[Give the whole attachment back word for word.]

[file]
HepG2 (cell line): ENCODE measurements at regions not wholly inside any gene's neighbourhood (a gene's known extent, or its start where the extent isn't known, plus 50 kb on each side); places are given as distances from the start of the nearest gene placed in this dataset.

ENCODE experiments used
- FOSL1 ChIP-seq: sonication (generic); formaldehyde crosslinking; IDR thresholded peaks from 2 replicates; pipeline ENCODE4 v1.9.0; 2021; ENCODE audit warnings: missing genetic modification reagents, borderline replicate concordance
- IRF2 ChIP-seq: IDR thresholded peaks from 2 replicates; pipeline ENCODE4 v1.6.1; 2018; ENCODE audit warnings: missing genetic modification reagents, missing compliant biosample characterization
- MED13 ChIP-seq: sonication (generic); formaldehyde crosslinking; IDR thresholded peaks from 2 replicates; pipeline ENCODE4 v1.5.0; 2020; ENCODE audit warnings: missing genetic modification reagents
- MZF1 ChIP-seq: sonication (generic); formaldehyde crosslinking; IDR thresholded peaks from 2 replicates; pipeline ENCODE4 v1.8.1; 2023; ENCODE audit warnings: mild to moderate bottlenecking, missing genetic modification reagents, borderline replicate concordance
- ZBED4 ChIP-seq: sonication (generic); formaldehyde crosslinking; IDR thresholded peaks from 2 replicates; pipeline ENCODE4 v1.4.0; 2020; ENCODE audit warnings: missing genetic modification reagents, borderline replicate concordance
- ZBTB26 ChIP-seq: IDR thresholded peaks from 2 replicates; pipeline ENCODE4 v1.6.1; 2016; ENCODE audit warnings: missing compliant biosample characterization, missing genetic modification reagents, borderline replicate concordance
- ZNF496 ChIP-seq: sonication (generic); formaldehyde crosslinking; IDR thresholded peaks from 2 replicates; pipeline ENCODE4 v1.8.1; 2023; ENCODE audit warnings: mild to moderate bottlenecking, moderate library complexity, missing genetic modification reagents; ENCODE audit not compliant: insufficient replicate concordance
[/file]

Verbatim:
HepG2 (cell line): ENCODE measurements at regions not wholly inside any gene's neighbourhood (a gene's known extent, or its start where the extent isn't known, plus 50 kb on each side); places are given as distances from the start of the nearest gene placed in this dataset.

ENCODE experiments used
- FOSL1 ChIP-seq: sonication (generic); formaldehyde crosslinking; IDR thresholded peaks from 2 replicates; pipeline ENCODE4 v1.9.0; 2021; ENCODE audit warnings: missing genetic modification reagents, borderline replicate concordance
- IRF2 ChIP-seq: IDR thresholded peaks from 2 replicates; pipeline ENCODE4 v1.6.1; 2018; ENCODE audit warnings: missing genetic modification reagents, missing compliant biosample characterization
- MED13 ChIP-seq: sonication (generic); formaldehyde crosslinking; IDR thresholded peaks from 2 replicates; pipeline ENCODE4 v1.5.0; 2020; ENCODE audit warnings: missing genetic modification reagents
- MZF1 ChIP-seq: sonication (generic); formaldehyde crosslinking; IDR thresholded peaks from 2 replicates; pipeline ENCODE4 v1.8.1; 2023; ENCODE audit warnings: mild to moderate bottlenecking, missing genetic modification reagents, borderline replicate concordance
- ZBED4 ChIP-seq: sonication (generic); formaldehyde crosslinking; IDR thresholded peaks from 2 replicates; pipeline ENCODE4 v1.4.0; 2020; ENCODE audit warnings: missing genetic modification reagents, borderline replicate concordance
- ZBTB26 ChIP-seq: IDR thresholded peaks from 2 replicates; pipeline ENCODE4 v1.6.1; 2016; ENCODE audit warnings: missing compliant biosample characterization, missing genetic modification reagents, borderline replicate concordance
- ZNF496 ChIP-seq: sonication (generic); formaldehyde crosslinking; IDR thresholded peaks from 2 replicates; pipeline ENCODE4 v1.8.1; 2023; ENCODE audit warnings: mild to moderate bottlenecking, moderate library complexity, missing genetic modification reagents; ENCODE audit not compliant: insufficient replicate concordance